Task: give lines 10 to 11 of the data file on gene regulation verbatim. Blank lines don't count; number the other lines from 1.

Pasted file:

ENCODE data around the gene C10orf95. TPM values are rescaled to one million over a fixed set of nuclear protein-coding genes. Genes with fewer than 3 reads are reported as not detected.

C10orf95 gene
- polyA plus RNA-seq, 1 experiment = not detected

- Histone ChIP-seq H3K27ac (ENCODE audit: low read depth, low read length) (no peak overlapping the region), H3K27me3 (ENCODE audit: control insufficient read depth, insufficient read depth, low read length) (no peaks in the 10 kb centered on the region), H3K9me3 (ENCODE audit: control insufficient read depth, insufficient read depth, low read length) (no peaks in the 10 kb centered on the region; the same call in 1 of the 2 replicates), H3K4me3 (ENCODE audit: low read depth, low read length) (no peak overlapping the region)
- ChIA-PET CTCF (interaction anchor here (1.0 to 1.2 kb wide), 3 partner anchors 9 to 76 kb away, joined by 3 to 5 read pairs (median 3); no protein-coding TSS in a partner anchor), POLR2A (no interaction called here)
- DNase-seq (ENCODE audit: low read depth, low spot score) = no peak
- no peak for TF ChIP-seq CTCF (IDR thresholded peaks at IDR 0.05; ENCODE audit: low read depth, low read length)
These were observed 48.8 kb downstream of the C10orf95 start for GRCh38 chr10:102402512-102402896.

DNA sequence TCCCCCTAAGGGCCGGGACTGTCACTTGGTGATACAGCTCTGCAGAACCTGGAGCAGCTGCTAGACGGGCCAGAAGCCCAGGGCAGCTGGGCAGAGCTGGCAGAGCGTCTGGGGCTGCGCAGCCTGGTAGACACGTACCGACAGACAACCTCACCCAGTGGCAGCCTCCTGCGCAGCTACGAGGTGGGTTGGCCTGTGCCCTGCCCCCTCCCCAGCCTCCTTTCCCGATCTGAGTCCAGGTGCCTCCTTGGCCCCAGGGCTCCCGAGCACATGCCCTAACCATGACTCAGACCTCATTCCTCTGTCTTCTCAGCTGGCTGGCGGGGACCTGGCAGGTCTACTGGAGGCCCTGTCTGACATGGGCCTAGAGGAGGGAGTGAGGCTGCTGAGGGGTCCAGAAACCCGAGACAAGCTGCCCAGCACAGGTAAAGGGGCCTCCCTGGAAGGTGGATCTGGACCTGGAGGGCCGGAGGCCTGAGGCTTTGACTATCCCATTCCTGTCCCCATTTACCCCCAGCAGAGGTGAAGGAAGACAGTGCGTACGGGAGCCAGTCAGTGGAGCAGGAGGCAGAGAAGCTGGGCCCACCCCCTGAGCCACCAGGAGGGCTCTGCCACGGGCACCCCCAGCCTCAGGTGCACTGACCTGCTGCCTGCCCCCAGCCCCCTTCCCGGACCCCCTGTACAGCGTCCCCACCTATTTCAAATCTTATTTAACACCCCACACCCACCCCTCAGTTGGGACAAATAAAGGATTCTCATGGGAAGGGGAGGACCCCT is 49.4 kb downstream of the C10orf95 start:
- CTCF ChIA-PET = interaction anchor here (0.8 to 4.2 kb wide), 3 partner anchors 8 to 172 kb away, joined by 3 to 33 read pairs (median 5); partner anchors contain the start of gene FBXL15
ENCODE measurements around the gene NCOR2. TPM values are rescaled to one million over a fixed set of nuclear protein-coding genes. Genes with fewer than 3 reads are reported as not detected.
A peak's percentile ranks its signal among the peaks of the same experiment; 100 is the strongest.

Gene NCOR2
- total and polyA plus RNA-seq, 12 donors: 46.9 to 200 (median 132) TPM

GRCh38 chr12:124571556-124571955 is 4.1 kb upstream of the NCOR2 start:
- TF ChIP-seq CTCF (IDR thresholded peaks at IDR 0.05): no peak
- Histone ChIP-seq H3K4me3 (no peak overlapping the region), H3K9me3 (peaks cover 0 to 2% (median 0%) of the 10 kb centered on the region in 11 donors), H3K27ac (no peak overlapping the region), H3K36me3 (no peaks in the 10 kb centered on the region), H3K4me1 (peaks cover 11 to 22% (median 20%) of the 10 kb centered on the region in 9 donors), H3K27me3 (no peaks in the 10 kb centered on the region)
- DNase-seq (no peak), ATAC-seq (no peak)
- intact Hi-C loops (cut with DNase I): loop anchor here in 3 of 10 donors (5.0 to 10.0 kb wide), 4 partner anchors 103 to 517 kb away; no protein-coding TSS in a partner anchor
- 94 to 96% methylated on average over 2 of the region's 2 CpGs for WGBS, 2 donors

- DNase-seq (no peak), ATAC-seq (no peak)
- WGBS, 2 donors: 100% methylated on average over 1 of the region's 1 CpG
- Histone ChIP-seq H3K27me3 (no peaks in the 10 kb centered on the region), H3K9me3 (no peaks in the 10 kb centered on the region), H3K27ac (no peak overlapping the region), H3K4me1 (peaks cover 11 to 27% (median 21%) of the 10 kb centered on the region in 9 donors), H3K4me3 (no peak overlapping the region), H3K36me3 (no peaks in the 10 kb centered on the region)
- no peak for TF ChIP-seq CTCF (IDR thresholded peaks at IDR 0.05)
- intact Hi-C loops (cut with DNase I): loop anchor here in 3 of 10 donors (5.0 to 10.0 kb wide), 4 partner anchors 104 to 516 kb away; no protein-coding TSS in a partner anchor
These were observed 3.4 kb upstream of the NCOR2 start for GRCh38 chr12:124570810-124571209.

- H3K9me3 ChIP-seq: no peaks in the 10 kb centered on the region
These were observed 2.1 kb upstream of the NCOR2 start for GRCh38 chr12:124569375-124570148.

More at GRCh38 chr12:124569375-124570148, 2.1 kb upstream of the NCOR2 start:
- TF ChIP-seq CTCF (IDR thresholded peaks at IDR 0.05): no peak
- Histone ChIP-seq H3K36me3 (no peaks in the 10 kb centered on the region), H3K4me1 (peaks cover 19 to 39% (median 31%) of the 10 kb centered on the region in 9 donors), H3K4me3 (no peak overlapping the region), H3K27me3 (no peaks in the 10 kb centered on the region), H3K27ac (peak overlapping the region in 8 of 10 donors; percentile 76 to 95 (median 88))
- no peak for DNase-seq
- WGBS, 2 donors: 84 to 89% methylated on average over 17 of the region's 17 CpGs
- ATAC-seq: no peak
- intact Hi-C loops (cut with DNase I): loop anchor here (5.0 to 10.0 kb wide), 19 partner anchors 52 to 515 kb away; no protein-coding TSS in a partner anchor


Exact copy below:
- CTCF ChIA-PET = interaction anchor here (0.8 to 4.2 kb wide), 3 partner anchors 8 to 172 kb away, joined by 3 to 33 read pairs (median 5); partner anchors contain the start of gene FBXL15
ENCODE measurements around the gene NCOR2. TPM values are rescaled to one million over a fixed set of nuclear protein-coding genes. Genes with fewer than 3 reads are reported as not detected.